3D Ball Tracking with Unparalleled Precision




Maikel is one of BallJames’ most experienced team members. While finishing his master Biometrics and Computer Vision at Twente University, he was recruited by SciSports to start working on its most ambitious project to date: the first fully autonomous player and ball tracking system.

BallJames uses 14 4K cameras to track players, referees and the ball during a football game. Players are identified real-time by automatically recognizing their jersey numbers, and the ball is tracked in 3 dimensions, 25 times per second, accurate within a few centimeter, to ensure that every movement on the pitch is captured and transformed in data. All this data is of vital importance to coaches and trainers, to gauge the fitness of their players during the match, and when combined with the position of the ball for tactical analysis. This data can also be used for the fan at home who wants to see how fast the ball is played or what the speed of the player is during that fantastic sprint.

Maikel has worked on almost every component of the tracking solution. but his major contribution is the development of the ball tracker, the component that tracks the ball in three dimensions with unparalleled accuracy.


With the latest developments in camera technology, very fast hardware, and extensive machine learning techniques, autonomous deep learning networks can for the first time ever be used in complex, real-time scenarios.


Orange balls

Existing systems that do player and ball tracking for football using cameras often rely on human input to locate a certain object and then keep tracking while it remains in view. The drawback here is that humans can make mistakes, and are certainly not as accurate as machines can be. BallJames, in contrast, is built upon a completely different idea: let the machine learn autonomously, without any human input, to track the objects on the pitch. With the latest developments in camera technology, very fast hardware, and extensive machine learning techniques, autonomous deep learning networks can for the first time ever be used in complex, real-time scenarios.

‘We have created multiple components that build upon each other,’ Maikel explains. ‘First is detecting the ball in the single views of all 14 cameras independently. This is done using a deep learning network that we have trained to identify the ball from a camera image in all kinds of circumstances.’

Maikel has solved a lot of the challenges that came with that. He remembers when during a certain match the ball was not detected at all. ‘It turned out the home team had decided to play with an orange ball. The system had only learned to identify white balls so we had to retrain it to make sure it could handle balls of all colors.’ After that, he ran into the issue that when a goalkeeper put his white gloves together his hands were seen as the ball. ‘Solving all these issues was a real challenge but a fun one, and I’m proud we were able to solve all of them.’

Synchronize your watches

The multiview tracker is the next component. Once the ball is detected from a single camera, you still have no 3d positional data, as there is no depth perception in a single video from only one camera. If you can see the ball from multiple cameras then you can estimate the actual location in 3 dimensions. An important component is calibration of the video image to real word coordinates, using the lines of the pitch.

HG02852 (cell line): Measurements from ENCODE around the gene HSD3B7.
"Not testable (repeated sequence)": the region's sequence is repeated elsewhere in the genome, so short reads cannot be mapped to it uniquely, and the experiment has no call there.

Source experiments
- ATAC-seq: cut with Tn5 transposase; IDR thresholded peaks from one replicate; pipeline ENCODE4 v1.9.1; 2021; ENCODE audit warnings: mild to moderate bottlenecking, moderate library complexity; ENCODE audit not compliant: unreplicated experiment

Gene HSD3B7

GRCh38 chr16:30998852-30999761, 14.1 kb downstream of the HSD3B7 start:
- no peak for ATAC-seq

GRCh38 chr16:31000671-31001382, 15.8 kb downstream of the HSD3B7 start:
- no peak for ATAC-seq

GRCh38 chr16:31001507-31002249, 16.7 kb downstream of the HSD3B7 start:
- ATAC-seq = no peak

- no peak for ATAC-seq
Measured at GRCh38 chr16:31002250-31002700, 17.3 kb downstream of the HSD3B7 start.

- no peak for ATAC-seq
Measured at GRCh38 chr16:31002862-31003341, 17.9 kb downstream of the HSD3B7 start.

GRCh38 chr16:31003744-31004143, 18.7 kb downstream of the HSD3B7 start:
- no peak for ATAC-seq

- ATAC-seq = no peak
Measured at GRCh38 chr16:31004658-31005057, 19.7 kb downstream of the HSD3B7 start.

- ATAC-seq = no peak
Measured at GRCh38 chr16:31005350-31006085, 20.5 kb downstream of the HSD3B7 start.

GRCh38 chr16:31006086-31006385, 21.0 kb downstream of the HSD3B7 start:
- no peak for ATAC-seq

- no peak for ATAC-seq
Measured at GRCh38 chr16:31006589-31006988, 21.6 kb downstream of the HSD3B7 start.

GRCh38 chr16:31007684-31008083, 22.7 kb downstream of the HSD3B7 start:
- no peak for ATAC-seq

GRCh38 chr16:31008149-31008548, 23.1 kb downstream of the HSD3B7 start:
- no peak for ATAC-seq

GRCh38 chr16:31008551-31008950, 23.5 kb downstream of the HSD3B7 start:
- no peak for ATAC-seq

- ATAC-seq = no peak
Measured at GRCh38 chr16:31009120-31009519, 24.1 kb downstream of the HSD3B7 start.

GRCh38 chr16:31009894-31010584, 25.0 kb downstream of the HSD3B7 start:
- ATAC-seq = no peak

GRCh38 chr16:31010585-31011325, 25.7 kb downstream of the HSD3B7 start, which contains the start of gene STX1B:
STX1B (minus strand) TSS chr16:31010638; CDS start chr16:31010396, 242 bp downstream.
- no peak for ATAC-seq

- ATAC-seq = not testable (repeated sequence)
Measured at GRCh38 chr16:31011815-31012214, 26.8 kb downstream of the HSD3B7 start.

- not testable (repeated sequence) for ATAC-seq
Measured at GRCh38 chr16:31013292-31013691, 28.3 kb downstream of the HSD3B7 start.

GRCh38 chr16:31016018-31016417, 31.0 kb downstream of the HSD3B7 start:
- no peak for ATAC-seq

‘The issue we had to solve next had to do with timing,’ Maikel says. ‘The problem is: how do we know that the image from two different cameras is made on the exact same time? If there would be a timing difference of say 100ms, the ball could have traversed 2 meters. From that difference you cannot give a true estimate of the ball’s position.’

Why 14 cameras?

BallJames is a high-end system that uses 14 4K cameras placed strategically around the field of play. Maikel explains why this is necessary: ‘Often when players are dribbling the view, can get blocked for some cameras. Also when the ball is on the other side of the field and you only have cameras on one side, it’s very difficult to detect the ball, because it is quite small. More cameras are also necessary to accurately measure how high the ball is going. With 14 cameras you have the whole pitch covered and you will always be able to detect the ball.’

But it’s not only the ball that requires a lot of cameras. Jersey number recognition, needed for accurate player tracking is only possible if you are able to see a players back from every possible angle. BallJames is built to handle crowded situations, for instance with a corner kick in the penalty area, very well.

Creating ball tracks

The final component of the ball tracker is to create tracks that consistently follow the trajectory of the ball over time. Small mistakes that the detection has made can be corrected by interpolating the ball where it is missing for a few frames. In some cases Maikel needed to pull some more tricks out of his hat: ‘When a ball is shot very high, it can be very difficult for the camera to follow the ball, especially against a backdrop of the audience. By extrapolating the parabolic arc the ball makes I was able to recreate the track quite precisely. We are able to overlay the data tracks onto the actual footage to see if this works in practice.’

What’s next?

Maikel is excited about further developing the ball tracker to do more than just tracking, like detecting successful passes, or measuring the quality of shots on goal. ‘If we are then also able to, for instance, gauge the control a player has over the ball, we can really give insights into the game that our clients are waiting for.’


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